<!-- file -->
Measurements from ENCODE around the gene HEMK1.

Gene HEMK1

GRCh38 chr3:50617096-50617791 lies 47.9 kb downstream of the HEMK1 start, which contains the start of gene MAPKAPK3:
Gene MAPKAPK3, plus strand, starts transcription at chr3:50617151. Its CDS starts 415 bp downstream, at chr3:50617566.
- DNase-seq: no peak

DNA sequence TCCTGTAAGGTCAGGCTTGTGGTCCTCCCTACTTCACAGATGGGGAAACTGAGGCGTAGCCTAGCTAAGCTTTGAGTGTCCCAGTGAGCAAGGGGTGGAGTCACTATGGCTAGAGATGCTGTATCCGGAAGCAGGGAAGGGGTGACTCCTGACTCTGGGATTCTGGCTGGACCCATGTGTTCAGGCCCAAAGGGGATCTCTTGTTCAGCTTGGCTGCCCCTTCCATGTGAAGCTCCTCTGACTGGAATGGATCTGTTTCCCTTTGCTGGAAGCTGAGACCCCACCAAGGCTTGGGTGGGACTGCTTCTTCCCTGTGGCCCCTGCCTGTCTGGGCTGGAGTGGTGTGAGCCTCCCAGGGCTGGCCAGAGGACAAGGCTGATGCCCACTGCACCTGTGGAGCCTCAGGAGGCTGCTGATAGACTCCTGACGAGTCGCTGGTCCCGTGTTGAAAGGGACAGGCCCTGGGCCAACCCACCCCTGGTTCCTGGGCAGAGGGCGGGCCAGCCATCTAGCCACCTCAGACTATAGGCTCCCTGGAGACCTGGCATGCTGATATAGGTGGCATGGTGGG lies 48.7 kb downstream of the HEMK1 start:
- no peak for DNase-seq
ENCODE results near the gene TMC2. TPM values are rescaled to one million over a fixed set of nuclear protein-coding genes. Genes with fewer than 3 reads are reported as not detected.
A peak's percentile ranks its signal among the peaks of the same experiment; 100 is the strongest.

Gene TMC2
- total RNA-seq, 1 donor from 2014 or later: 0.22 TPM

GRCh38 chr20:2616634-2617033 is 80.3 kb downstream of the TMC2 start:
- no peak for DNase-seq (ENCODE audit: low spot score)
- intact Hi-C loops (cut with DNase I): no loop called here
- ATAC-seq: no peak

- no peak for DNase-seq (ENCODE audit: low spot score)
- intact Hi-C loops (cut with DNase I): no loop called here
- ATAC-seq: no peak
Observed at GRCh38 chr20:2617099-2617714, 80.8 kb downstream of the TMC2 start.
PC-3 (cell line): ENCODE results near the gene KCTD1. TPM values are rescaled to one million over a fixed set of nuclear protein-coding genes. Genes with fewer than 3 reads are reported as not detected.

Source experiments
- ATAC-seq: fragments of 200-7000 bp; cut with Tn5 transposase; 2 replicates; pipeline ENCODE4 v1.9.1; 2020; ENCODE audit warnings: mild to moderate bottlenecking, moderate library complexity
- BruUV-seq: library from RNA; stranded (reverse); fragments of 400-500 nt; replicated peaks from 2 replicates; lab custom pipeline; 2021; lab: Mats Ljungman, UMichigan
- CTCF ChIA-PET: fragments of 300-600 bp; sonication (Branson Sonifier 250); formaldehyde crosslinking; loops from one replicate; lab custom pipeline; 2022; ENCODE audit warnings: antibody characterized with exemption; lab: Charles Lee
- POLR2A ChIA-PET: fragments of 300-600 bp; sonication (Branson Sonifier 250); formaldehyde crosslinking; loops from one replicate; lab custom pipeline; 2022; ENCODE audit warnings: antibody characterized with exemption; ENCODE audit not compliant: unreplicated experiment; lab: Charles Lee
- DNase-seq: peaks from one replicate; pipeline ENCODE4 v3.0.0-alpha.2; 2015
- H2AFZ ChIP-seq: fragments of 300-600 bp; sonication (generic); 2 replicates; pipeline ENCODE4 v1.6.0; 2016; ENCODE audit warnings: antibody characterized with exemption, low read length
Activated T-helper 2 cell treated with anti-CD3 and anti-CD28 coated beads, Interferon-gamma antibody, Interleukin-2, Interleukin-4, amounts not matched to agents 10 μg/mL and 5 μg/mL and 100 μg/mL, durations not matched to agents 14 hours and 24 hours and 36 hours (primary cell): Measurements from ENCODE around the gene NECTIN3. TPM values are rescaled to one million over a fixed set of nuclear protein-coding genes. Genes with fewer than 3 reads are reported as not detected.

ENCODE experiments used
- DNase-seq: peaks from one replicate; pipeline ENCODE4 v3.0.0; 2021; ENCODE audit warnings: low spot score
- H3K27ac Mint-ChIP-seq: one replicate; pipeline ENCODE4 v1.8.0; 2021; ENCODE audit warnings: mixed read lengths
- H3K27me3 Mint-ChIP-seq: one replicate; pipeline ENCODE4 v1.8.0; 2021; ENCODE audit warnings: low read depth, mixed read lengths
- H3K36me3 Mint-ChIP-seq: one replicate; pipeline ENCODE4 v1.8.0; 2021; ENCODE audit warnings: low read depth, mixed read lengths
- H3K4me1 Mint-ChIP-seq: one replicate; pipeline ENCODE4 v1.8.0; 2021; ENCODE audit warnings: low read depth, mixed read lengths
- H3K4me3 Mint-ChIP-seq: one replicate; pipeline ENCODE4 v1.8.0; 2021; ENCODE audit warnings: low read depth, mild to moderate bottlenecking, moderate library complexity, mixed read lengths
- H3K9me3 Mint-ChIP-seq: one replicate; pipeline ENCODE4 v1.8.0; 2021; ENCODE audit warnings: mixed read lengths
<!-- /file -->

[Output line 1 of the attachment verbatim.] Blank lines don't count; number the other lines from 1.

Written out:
Measurements from ENCODE around the gene HEMK1.